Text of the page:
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On the Pennsylvania frontier they were Germans and Irish, Delawares and Iroquois, with names like Weiser, Croghan, Shickellamy and Osternados. These were the wood's men, at home in the woods, knowledgeable in the ways of the other, able to negotiate the thickets of cultural misunderstanding and mistrust. From the Quaker colony's founding in the early 1680s into the mid-1750s, they did the hard, dirty work that helped maintain the fragile long peace between Indians and colonists. But skilled as they were they could not prevent the colony's plummet from peace to war after 1750. The harsh lesson of the woods was the final incompatibility of colonial and native dreams about the continent they shared.

Author Notes

James H. Merrell is Lucy Maynard Salmon Professor of History at Vassar College.

Reviews 3

Booklist Review

The struggle between American Indians and European colonists is usually envisioned as a series of broken treaties, forced marches, and war, but things played out a little differently during the "Long Peace" in the Quaker province of Pennsylvania, where William Penn's "benevolent views of Indians" and the Delawares' willingness to negotiate with the interlopers made for a relatively peaceful coexistence until the predictably bitter end. But what mortar held these disparate cultures together? Who made dialogue possible? A forgotten group of tough and resourceful individuals Merrell refers to as negotiators and go-betweens in his original and illuminating "chronicle of contact." Expressive and imaginative, Merrell vividly recounts the adventures of key individuals, assessing their temperaments, motivations, successes, and failures, all the while taking care to reveal the "rough reality" behind official accounts. Working as a translator and negotiator was truly dirty and challenging work involving treacherous journeys both literal and psychic, and the willingness to betray the very people you became close enough to communicate meaningfully with. Merrell makes human a crucial facet of our history. --Donna Seaman

Publisher's Weekly Review

Northwestern University history professor Merrell (The Indians of the New World) delivers a stunningly original and exceedingly well-written account of diplomacy on the edge of the Pennsylvania wilderness in the late 17th and early 18th centuries. Readers of James Fenimore Cooper's Leatherstocking Tales will remember characters like the Deerslayer‘whites who lived on the edge of civilization, who adopted many ways of the Native Americans and thus were able to build bridges and negotiate peace across vast rivers of cultural difference. Merrell gives us portraits of the real-life Deerslayers. He also profiles their Delaware and Iroquois counterparts and shows how these early de facto diplomats were indispensable in constructing the "long peace" that reigned between Native Americans and colonists on the Pennsylvania frontier from the early 1680s through 1750. Merrell is at his best, though, when he shreds the myth‘promulgated in Cooper's fiction and more recently in Kevin Costner's film Dances with Wolves‘of the white wilderness men as advocates for Native Americans. As Merrell shows, these pioneers never lost their European prejudices. For them, getting along with the Delawares and Iroquois was only "a necessary step on the road to a brighter future, a time when those Indians would follow the forest into oblivion." Illustrations not seen by PW. (Jan.) (c) Copyright PWxyz, LLC. All rights reserved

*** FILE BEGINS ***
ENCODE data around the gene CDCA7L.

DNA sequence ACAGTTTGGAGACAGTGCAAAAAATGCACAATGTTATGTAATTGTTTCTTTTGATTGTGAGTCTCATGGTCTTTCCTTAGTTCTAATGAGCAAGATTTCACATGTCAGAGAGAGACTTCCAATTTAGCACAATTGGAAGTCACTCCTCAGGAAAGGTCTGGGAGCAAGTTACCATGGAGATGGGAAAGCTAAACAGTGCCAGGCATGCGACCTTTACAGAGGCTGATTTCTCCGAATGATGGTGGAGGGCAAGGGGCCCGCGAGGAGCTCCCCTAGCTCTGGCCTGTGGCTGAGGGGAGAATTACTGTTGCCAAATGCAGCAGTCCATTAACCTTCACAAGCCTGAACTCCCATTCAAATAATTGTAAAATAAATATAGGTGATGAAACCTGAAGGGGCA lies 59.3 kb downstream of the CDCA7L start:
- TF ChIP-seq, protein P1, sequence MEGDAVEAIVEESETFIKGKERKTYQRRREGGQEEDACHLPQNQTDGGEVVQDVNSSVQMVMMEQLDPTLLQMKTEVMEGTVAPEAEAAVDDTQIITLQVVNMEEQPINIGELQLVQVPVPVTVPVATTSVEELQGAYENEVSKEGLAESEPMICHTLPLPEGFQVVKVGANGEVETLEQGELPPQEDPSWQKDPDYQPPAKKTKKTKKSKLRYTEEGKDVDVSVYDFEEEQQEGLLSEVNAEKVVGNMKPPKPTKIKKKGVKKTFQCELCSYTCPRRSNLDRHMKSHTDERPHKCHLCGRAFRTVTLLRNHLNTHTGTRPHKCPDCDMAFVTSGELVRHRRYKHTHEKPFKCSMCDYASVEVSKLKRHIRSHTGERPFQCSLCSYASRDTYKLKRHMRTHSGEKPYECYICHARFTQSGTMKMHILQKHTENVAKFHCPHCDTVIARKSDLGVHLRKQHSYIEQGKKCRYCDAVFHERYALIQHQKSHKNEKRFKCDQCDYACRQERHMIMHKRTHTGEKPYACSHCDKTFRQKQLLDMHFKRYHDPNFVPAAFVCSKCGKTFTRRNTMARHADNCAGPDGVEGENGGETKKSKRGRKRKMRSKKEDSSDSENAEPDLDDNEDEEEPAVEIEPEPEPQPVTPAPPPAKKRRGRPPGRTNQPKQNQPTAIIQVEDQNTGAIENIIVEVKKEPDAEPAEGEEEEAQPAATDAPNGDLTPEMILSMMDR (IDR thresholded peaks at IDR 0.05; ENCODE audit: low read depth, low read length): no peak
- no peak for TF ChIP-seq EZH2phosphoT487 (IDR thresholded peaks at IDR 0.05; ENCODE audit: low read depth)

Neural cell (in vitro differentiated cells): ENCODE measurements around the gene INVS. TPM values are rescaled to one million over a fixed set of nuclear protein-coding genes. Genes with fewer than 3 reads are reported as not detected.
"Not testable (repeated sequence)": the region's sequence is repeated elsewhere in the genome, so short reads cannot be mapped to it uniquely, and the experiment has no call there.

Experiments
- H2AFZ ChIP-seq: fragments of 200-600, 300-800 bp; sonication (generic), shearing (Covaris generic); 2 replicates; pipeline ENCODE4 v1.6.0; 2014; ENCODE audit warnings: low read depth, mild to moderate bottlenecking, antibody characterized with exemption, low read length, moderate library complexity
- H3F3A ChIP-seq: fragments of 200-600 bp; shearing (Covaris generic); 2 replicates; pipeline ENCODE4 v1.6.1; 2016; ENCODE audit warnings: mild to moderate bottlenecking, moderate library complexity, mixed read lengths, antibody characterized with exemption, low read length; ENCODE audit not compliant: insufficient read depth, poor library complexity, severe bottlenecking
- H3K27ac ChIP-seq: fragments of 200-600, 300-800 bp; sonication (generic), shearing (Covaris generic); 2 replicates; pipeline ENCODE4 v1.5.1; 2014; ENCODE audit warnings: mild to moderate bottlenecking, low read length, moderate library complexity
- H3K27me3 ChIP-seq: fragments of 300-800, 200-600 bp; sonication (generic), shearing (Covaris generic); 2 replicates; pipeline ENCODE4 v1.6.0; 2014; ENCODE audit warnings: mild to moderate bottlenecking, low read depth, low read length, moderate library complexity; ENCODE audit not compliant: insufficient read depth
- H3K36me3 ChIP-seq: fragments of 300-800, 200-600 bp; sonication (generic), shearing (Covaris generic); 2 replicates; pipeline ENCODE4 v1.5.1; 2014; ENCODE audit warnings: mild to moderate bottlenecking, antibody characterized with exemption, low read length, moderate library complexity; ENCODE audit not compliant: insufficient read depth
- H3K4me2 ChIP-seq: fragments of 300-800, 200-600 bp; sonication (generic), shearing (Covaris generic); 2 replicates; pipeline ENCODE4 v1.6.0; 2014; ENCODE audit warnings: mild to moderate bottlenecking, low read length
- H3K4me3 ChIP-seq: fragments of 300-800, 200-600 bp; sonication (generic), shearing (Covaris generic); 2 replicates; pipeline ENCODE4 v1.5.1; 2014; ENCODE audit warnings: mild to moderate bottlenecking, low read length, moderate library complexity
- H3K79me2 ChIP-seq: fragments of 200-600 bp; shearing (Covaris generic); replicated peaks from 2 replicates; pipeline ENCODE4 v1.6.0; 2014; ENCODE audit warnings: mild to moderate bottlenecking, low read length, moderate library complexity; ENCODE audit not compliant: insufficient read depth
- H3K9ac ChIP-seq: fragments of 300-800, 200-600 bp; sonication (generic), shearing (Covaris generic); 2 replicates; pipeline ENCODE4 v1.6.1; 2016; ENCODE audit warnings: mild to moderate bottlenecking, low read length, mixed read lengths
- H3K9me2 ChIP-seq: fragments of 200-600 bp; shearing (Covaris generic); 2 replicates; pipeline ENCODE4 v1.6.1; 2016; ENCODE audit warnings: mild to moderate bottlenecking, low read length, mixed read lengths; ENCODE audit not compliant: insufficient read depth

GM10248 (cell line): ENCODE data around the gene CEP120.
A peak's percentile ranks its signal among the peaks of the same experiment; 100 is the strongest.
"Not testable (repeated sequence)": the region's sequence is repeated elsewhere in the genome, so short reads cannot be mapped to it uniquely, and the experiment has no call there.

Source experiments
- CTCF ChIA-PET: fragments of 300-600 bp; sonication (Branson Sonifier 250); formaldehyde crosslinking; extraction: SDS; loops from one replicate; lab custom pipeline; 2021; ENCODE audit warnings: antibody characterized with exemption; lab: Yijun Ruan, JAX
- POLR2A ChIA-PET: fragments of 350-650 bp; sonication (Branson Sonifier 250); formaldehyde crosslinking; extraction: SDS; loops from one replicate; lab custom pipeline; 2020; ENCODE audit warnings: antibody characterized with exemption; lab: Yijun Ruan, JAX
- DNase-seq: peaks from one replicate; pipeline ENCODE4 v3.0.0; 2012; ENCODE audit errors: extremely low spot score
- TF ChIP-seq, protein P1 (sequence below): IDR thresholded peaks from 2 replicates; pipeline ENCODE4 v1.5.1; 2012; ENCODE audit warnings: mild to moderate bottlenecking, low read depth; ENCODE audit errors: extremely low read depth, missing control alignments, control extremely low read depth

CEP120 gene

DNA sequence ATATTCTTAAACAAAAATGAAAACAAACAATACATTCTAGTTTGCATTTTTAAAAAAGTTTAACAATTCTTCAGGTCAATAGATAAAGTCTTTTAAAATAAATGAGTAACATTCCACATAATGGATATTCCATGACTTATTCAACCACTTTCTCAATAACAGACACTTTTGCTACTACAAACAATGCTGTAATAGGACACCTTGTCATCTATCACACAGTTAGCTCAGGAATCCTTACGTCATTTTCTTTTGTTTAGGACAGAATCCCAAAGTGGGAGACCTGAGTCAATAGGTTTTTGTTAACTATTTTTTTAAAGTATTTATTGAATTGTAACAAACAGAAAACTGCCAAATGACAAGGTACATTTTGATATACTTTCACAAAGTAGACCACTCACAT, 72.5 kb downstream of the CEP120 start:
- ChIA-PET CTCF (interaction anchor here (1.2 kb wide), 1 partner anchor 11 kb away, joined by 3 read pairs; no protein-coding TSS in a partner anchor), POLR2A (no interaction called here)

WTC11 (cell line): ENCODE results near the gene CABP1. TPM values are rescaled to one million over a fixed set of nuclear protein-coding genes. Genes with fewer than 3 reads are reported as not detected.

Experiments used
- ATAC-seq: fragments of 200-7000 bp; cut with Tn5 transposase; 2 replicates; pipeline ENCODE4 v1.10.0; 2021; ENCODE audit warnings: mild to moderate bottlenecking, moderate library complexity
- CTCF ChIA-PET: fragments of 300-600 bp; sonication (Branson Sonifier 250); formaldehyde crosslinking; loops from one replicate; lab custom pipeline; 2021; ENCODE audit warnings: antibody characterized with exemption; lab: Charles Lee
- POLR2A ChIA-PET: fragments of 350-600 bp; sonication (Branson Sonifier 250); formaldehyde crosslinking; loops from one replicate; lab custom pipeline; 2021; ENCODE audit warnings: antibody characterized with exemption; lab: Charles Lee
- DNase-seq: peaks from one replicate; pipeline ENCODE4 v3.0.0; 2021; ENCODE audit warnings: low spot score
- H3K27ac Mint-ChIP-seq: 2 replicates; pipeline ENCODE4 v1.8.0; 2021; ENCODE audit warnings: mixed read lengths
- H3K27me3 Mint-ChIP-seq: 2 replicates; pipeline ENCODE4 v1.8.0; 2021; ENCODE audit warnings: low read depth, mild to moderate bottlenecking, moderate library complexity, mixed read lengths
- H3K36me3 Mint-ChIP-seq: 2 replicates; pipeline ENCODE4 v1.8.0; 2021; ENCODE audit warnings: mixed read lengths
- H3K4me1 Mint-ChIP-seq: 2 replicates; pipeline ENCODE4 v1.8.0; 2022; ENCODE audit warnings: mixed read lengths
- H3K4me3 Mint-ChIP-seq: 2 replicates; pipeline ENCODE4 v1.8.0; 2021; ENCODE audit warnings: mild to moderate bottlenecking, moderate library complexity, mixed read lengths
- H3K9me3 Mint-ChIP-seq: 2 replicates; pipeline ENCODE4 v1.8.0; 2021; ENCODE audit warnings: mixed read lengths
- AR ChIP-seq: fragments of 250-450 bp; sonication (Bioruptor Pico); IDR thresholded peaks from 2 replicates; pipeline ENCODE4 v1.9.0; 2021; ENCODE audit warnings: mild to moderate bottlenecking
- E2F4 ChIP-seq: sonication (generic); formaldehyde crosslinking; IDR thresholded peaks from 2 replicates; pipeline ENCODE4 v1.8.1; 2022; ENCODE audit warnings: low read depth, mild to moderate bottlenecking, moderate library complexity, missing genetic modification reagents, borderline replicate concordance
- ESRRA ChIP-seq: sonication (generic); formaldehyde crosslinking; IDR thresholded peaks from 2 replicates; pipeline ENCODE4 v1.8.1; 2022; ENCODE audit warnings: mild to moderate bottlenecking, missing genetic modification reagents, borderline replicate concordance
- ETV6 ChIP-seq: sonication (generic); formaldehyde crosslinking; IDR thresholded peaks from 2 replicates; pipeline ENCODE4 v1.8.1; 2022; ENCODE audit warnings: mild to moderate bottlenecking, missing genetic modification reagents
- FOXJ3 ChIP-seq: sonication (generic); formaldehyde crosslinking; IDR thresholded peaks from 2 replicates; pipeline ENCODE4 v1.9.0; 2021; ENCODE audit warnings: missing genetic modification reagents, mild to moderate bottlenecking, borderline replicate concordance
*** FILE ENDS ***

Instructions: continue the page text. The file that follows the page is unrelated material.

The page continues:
Library Journal Review

More than 100 pages of notes and acknowledgments testify to the extensive research on which this book is based. Merrell (The Indians' New World, Univ. of North Carolina, 1989), a prize-winning professor of history at Northwestern University, concentrates on the interactions between Pennsylvania colonists and their Indian neighbors during the first half of the 18th century. More specifically, he focuses on the "go-betweens"‘intermediaries, interpreters, and negotiators‘who mediated between these two groups as they alternated combat and killing with periods of uneasy peace. Although the book is supposedly organized chronologically, it skips back and forth through the years confusingly. Peripherally interesting discussions of travel rigors and wampum also detract from the emphasis on the fascinating men who took on the difficult role of negotiator and were essential to establishing and maintaining relationships between the Indians and the settlers. Libraries that specialize in early American and Native American history will find this a useful addition.‘Morton Teicher, formerly with Univ. of North Carolina (c) Copyright 2010. Library Journals LLC, a wholly owned subsidiary of Media Source, Inc. No redistribution permitted.